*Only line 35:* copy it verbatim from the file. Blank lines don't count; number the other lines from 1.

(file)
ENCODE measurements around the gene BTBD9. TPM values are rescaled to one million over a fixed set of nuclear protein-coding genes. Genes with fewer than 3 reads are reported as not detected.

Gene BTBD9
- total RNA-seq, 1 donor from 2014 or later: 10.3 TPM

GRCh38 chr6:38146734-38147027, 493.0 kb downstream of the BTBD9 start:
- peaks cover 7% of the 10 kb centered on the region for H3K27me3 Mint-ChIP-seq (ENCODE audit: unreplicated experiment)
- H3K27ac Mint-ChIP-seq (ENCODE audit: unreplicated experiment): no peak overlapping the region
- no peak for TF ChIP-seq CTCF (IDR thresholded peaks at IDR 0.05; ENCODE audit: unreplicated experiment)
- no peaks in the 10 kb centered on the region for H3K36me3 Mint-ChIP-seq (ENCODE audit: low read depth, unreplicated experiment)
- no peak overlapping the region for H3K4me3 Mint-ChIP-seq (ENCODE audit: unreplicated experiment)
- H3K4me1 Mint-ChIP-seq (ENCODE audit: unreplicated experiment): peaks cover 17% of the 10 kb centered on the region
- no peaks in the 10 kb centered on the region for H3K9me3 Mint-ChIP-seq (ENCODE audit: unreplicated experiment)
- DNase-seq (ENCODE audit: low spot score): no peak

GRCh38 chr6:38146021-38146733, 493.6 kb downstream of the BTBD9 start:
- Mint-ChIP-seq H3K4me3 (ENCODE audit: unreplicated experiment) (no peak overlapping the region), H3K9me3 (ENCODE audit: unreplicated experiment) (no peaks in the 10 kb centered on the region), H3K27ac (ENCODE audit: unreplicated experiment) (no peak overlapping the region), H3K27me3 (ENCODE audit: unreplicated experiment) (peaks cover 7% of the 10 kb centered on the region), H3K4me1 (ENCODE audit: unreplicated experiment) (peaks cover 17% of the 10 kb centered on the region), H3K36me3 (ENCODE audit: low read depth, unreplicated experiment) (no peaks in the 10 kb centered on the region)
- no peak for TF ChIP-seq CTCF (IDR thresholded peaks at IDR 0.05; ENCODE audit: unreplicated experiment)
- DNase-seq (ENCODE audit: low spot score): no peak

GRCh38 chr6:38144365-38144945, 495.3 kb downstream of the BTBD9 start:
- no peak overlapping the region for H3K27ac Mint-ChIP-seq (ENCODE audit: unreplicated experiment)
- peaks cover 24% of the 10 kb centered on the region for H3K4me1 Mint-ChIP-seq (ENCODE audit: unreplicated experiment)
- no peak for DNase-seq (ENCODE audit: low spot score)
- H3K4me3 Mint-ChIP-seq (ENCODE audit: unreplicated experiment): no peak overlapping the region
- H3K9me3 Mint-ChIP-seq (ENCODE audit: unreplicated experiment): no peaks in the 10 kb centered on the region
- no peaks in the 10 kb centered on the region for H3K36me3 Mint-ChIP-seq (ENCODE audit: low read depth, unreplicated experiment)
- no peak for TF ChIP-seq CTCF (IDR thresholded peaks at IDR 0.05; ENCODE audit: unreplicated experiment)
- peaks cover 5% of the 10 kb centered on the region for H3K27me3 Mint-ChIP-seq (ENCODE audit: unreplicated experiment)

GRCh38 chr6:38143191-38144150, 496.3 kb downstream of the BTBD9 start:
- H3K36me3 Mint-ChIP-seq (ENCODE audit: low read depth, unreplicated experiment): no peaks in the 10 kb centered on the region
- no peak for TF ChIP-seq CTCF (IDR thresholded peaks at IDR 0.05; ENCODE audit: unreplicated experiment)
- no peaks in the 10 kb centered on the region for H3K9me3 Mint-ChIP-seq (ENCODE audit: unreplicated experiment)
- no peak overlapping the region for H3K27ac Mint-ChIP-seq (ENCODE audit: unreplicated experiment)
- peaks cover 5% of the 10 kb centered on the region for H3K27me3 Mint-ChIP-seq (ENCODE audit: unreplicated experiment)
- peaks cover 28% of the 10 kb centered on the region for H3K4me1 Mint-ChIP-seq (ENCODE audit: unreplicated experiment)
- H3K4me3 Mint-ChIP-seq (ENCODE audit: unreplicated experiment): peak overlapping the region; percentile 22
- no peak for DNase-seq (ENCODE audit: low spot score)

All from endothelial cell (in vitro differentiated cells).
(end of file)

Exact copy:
All from endothelial cell (in vitro differentiated cells).